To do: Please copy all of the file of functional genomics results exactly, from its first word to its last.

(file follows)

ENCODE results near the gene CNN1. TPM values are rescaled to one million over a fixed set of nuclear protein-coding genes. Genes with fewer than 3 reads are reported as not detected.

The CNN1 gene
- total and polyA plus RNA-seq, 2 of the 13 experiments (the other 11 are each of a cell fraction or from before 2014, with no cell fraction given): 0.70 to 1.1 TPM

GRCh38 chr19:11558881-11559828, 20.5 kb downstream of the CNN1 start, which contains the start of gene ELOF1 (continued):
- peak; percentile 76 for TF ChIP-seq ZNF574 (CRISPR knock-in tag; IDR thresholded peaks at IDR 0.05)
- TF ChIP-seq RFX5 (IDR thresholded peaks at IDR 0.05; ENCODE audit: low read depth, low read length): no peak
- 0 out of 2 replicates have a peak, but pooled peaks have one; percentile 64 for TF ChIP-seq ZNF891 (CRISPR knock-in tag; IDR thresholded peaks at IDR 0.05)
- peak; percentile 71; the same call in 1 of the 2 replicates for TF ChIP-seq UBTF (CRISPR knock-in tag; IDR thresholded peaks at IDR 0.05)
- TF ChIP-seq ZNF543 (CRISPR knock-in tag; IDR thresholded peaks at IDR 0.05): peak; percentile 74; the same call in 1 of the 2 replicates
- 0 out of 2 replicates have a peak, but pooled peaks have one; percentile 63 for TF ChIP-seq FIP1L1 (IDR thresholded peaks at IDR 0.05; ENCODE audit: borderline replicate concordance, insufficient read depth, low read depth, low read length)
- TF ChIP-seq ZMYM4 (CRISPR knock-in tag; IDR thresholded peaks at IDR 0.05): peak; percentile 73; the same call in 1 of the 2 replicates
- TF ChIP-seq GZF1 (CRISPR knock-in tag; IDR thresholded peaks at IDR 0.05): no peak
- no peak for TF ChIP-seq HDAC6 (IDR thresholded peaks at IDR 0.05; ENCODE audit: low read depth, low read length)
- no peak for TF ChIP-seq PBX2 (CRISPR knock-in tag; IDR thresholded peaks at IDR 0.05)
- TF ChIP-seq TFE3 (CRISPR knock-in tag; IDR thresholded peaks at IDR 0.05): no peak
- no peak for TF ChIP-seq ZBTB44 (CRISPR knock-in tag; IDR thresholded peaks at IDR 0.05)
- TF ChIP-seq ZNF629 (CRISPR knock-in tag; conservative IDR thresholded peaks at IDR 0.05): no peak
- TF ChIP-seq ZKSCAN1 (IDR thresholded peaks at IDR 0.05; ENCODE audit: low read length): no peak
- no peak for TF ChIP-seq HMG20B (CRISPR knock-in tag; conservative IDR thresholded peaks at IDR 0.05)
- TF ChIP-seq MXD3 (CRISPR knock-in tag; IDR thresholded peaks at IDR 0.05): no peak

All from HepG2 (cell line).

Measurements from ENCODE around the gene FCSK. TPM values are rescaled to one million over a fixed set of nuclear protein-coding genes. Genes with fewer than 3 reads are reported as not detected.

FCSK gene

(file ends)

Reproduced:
ENCODE results near the gene CNN1. TPM values are rescaled to one million over a fixed set of nuclear protein-coding genes. Genes with fewer than 3 reads are reported as not detected.

The CNN1 gene
- total and polyA plus RNA-seq, 2 of the 13 experiments (the other 11 are each of a cell fraction or from before 2014, with no cell fraction given): 0.70 to 1.1 TPM

GRCh38 chr19:11558881-11559828, 20.5 kb downstream of the CNN1 start, which contains the start of gene ELOF1 (continued):
- peak; percentile 76 for TF ChIP-seq ZNF574 (CRISPR knock-in tag; IDR thresholded peaks at IDR 0.05)
- TF ChIP-seq RFX5 (IDR thresholded peaks at IDR 0.05; ENCODE audit: low read depth, low read length): no peak
- 0 out of 2 replicates have a peak, but pooled peaks have one; percentile 64 for TF ChIP-seq ZNF891 (CRISPR knock-in tag; IDR thresholded peaks at IDR 0.05)
- peak; percentile 71; the same call in 1 of the 2 replicates for TF ChIP-seq UBTF (CRISPR knock-in tag; IDR thresholded peaks at IDR 0.05)
- TF ChIP-seq ZNF543 (CRISPR knock-in tag; IDR thresholded peaks at IDR 0.05): peak; percentile 74; the same call in 1 of the 2 replicates
- 0 out of 2 replicates have a peak, but pooled peaks have one; percentile 63 for TF ChIP-seq FIP1L1 (IDR thresholded peaks at IDR 0.05; ENCODE audit: borderline replicate concordance, insufficient read depth, low read depth, low read length)
- TF ChIP-seq ZMYM4 (CRISPR knock-in tag; IDR thresholded peaks at IDR 0.05): peak; percentile 73; the same call in 1 of the 2 replicates
- TF ChIP-seq GZF1 (CRISPR knock-in tag; IDR thresholded peaks at IDR 0.05): no peak
- no peak for TF ChIP-seq HDAC6 (IDR thresholded peaks at IDR 0.05; ENCODE audit: low read depth, low read length)
- no peak for TF ChIP-seq PBX2 (CRISPR knock-in tag; IDR thresholded peaks at IDR 0.05)
- TF ChIP-seq TFE3 (CRISPR knock-in tag; IDR thresholded peaks at IDR 0.05): no peak
- no peak for TF ChIP-seq ZBTB44 (CRISPR knock-in tag; IDR thresholded peaks at IDR 0.05)
- TF ChIP-seq ZNF629 (CRISPR knock-in tag; conservative IDR thresholded peaks at IDR 0.05): no peak
- TF ChIP-seq ZKSCAN1 (IDR thresholded peaks at IDR 0.05; ENCODE audit: low read length): no peak
- no peak for TF ChIP-seq HMG20B (CRISPR knock-in tag; conservative IDR thresholded peaks at IDR 0.05)
- TF ChIP-seq MXD3 (CRISPR knock-in tag; IDR thresholded peaks at IDR 0.05): no peak

All from HepG2 (cell line).

Measurements from ENCODE around the gene FCSK. TPM values are rescaled to one million over a fixed set of nuclear protein-coding genes. Genes with fewer than 3 reads are reported as not detected.

FCSK gene